Once I had the cab together some additional hardware was necessary to complete it: A handle, an audio input jack, a cable, insulation wool to reduce echoes inside the cab, a front grill for protection and rubber feet. Luckily there are plenty of web stores that have this kind of amp hardware in stock and so once I got the stuff I finalized the cab.

This is what it looks like in good quality pictures:

I’m not super exited about the grill and in retrospect I should have probably used regular grill cloth but for now it serves the purpose of protecting the speaker.

Apart from the handle I only used wood screws. I predrilled the outer plywood with a small drill so it would not burst when I screwed in the bigger wood screws. For the handle I drilled holes and used screws with big washers and a self locking nut so it would not become loose again.

After playing around for a little bit I have decided to leave it open. I like the sound much better. The whole thing took about a week with getting all the materials together and the actual construction work. It was a lot of fun and now I have a 12″ speaker cabinet that sounds awesome … and is quite heavy.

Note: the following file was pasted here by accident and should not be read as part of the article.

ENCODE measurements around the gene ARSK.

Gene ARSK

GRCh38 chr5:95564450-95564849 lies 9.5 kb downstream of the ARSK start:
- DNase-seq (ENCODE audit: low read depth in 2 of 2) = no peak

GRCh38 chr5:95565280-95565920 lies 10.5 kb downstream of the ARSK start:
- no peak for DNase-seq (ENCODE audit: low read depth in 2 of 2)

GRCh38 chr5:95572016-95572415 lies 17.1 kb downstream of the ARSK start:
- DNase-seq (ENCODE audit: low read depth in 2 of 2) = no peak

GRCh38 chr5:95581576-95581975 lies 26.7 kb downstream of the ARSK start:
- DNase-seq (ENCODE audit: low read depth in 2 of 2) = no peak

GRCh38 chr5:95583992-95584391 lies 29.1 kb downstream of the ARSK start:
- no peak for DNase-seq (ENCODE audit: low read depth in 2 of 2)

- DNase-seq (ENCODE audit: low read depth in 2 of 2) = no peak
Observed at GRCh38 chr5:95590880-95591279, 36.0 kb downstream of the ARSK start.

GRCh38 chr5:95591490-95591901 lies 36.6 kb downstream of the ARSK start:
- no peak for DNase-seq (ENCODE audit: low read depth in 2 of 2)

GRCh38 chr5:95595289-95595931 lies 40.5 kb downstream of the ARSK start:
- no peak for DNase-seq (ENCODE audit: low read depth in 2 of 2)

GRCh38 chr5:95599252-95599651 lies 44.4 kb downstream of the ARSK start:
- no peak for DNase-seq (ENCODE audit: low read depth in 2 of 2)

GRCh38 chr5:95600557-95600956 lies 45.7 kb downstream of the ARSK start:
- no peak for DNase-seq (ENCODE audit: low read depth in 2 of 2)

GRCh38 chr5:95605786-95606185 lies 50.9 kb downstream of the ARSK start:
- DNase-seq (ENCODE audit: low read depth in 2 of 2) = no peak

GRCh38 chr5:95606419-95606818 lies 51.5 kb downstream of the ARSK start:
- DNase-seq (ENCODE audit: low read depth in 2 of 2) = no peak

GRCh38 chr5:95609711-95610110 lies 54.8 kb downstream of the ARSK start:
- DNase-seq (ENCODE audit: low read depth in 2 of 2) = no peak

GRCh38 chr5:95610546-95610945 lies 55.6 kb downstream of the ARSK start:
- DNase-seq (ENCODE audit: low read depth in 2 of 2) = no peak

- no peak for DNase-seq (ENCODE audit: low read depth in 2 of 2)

To give you an impression of the sound I recorded a basic loop with a Shure SM57 from three different positions. The center of the speaker, the edge of the speaker and the open back of the cabinet. The center is expected to bring out the mid frequencies, the edge includes more low frequencies and less bite in the mid range and the open back is mostly low end frequencies. After the three positions I combined the center and the back track so you can see what kind of options you have with an open cabinet. In the very end I recorded the same loop through my small, closed 8″ Orange cab to give you some point of reference. Notice though that the sound is very different because of the different speaker sizes and closed vs. open cabinet. I used a Telecaster and the Orange Micro Terror in a somewhat clean setting.